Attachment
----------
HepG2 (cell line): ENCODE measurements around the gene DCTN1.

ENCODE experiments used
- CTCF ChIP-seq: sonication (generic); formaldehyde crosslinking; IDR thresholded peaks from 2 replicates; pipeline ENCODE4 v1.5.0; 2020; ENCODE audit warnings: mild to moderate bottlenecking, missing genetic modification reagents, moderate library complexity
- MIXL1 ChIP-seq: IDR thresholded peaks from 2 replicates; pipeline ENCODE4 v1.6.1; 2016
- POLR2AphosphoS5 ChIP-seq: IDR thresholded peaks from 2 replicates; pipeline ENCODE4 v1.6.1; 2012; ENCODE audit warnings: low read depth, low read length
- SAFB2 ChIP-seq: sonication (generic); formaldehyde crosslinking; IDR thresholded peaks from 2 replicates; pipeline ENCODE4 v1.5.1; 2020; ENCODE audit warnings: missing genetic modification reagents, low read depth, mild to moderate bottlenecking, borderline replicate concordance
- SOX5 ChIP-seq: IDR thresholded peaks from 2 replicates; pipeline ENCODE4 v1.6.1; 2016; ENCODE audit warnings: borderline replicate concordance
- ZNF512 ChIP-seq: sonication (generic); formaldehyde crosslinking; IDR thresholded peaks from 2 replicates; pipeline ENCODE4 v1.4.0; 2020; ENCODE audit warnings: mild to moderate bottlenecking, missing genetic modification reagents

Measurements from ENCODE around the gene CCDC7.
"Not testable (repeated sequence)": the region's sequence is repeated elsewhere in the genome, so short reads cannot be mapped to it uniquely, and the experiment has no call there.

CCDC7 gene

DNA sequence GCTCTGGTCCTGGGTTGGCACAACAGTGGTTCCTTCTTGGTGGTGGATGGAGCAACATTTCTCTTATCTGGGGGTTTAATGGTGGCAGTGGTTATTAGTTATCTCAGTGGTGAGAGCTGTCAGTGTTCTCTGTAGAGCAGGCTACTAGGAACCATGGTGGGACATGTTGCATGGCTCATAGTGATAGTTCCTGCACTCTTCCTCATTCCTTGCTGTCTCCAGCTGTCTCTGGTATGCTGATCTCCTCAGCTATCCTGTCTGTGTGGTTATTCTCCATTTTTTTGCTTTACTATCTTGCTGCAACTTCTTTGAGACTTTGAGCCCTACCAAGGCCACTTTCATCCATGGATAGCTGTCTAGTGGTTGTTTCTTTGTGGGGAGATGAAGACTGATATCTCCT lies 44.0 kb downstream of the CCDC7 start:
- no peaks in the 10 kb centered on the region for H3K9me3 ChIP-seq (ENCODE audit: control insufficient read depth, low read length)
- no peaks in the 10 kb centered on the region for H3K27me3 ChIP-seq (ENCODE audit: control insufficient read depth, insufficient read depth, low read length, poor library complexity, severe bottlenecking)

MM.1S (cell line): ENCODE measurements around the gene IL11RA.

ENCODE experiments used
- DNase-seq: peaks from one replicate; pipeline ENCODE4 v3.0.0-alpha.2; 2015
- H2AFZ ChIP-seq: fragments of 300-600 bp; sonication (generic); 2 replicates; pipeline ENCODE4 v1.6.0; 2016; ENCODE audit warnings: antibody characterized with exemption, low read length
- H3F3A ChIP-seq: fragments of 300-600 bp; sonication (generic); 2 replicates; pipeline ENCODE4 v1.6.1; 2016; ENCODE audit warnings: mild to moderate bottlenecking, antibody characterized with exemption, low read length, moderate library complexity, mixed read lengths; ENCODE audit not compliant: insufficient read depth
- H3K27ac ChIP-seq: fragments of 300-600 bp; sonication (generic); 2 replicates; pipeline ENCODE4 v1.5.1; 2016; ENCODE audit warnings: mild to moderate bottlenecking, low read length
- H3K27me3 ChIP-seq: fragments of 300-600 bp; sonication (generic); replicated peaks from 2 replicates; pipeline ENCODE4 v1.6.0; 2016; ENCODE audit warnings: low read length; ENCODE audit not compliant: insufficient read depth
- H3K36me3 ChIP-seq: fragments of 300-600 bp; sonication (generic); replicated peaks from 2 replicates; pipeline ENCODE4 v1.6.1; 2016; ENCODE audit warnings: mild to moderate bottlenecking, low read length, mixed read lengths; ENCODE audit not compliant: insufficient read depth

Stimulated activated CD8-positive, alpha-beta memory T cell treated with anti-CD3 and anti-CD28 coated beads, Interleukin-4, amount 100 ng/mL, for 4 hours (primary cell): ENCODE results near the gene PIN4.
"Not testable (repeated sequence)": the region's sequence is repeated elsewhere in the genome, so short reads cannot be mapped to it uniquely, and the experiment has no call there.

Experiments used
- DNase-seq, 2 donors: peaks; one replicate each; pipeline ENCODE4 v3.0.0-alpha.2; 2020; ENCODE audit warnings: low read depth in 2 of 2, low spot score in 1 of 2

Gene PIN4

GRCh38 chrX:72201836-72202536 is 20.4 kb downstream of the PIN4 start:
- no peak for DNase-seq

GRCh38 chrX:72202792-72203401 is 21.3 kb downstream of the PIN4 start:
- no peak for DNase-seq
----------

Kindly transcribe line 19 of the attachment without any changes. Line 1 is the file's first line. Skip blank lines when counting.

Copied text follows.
- H3F3A ChIP-seq: fragments of 300-600 bp; sonication (generic); 2 replicates; pipeline ENCODE4 v1.6.1; 2016; ENCODE audit warnings: mild to moderate bottlenecking, antibody characterized with exemption, low read length, moderate library complexity, mixed read lengths; ENCODE audit not compliant: insufficient read depth